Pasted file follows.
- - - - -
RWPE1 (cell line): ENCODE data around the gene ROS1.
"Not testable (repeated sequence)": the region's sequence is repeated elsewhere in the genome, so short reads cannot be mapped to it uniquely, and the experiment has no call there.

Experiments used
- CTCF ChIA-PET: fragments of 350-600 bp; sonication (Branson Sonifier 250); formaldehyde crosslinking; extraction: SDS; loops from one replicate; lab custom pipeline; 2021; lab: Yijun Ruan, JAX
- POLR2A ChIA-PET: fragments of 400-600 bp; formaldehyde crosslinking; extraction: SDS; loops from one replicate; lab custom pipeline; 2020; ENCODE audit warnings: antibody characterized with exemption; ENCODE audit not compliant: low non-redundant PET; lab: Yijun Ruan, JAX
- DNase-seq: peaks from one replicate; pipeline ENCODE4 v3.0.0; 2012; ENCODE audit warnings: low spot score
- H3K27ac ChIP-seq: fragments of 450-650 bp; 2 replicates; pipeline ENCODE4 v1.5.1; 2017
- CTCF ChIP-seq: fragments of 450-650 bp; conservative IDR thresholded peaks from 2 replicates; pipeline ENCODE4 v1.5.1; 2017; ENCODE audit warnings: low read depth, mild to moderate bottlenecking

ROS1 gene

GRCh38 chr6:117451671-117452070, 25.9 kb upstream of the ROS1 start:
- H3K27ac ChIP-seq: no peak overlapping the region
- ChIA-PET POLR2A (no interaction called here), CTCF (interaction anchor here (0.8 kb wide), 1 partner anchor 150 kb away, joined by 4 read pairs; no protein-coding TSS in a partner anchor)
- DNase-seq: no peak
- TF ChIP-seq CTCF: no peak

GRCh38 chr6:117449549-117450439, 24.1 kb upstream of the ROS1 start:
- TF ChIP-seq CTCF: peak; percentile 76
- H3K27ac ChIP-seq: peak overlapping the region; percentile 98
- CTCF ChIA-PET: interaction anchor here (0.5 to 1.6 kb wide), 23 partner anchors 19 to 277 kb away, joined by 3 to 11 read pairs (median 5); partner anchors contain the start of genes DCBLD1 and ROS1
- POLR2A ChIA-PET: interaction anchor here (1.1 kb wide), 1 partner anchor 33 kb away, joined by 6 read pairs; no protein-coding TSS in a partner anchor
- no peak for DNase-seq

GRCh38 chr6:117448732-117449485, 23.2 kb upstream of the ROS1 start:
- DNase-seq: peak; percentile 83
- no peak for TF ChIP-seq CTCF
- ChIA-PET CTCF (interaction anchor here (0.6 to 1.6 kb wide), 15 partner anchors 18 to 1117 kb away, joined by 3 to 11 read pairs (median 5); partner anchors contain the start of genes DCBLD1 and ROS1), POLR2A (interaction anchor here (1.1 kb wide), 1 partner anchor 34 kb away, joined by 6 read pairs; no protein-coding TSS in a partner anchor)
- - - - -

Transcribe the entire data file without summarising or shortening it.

RWPE1 (cell line): ENCODE data around the gene ROS1.
"Not testable (repeated sequence)": the region's sequence is repeated elsewhere in the genome, so short reads cannot be mapped to it uniquely, and the experiment has no call there.

Experiments used
- CTCF ChIA-PET: fragments of 350-600 bp; sonication (Branson Sonifier 250); formaldehyde crosslinking; extraction: SDS; loops from one replicate; lab custom pipeline; 2021; lab: Yijun Ruan, JAX
- POLR2A ChIA-PET: fragments of 400-600 bp; formaldehyde crosslinking; extraction: SDS; loops from one replicate; lab custom pipeline; 2020; ENCODE audit warnings: antibody characterized with exemption; ENCODE audit not compliant: low non-redundant PET; lab: Yijun Ruan, JAX
- DNase-seq: peaks from one replicate; pipeline ENCODE4 v3.0.0; 2012; ENCODE audit warnings: low spot score
- H3K27ac ChIP-seq: fragments of 450-650 bp; 2 replicates; pipeline ENCODE4 v1.5.1; 2017
- CTCF ChIP-seq: fragments of 450-650 bp; conservative IDR thresholded peaks from 2 replicates; pipeline ENCODE4 v1.5.1; 2017; ENCODE audit warnings: low read depth, mild to moderate bottlenecking

ROS1 gene

GRCh38 chr6:117451671-117452070, 25.9 kb upstream of the ROS1 start:
- H3K27ac ChIP-seq: no peak overlapping the region
- ChIA-PET POLR2A (no interaction called here), CTCF (interaction anchor here (0.8 kb wide), 1 partner anchor 150 kb away, joined by 4 read pairs; no protein-coding TSS in a partner anchor)
- DNase-seq: no peak
- TF ChIP-seq CTCF: no peak

GRCh38 chr6:117449549-117450439, 24.1 kb upstream of the ROS1 start:
- TF ChIP-seq CTCF: peak; percentile 76
- H3K27ac ChIP-seq: peak overlapping the region; percentile 98
- CTCF ChIA-PET: interaction anchor here (0.5 to 1.6 kb wide), 23 partner anchors 19 to 277 kb away, joined by 3 to 11 read pairs (median 5); partner anchors contain the start of genes DCBLD1 and ROS1
- POLR2A ChIA-PET: interaction anchor here (1.1 kb wide), 1 partner anchor 33 kb away, joined by 6 read pairs; no protein-coding TSS in a partner anchor
- no peak for DNase-seq

GRCh38 chr6:117448732-117449485, 23.2 kb upstream of the ROS1 start:
- DNase-seq: peak; percentile 83
- no peak for TF ChIP-seq CTCF
- ChIA-PET CTCF (interaction anchor here (0.6 to 1.6 kb wide), 15 partner anchors 18 to 1117 kb away, joined by 3 to 11 read pairs (median 5); partner anchors contain the start of genes DCBLD1 and ROS1), POLR2A (interaction anchor here (1.1 kb wide), 1 partner anchor 34 kb away, joined by 6 read pairs; no protein-coding TSS in a partner anchor)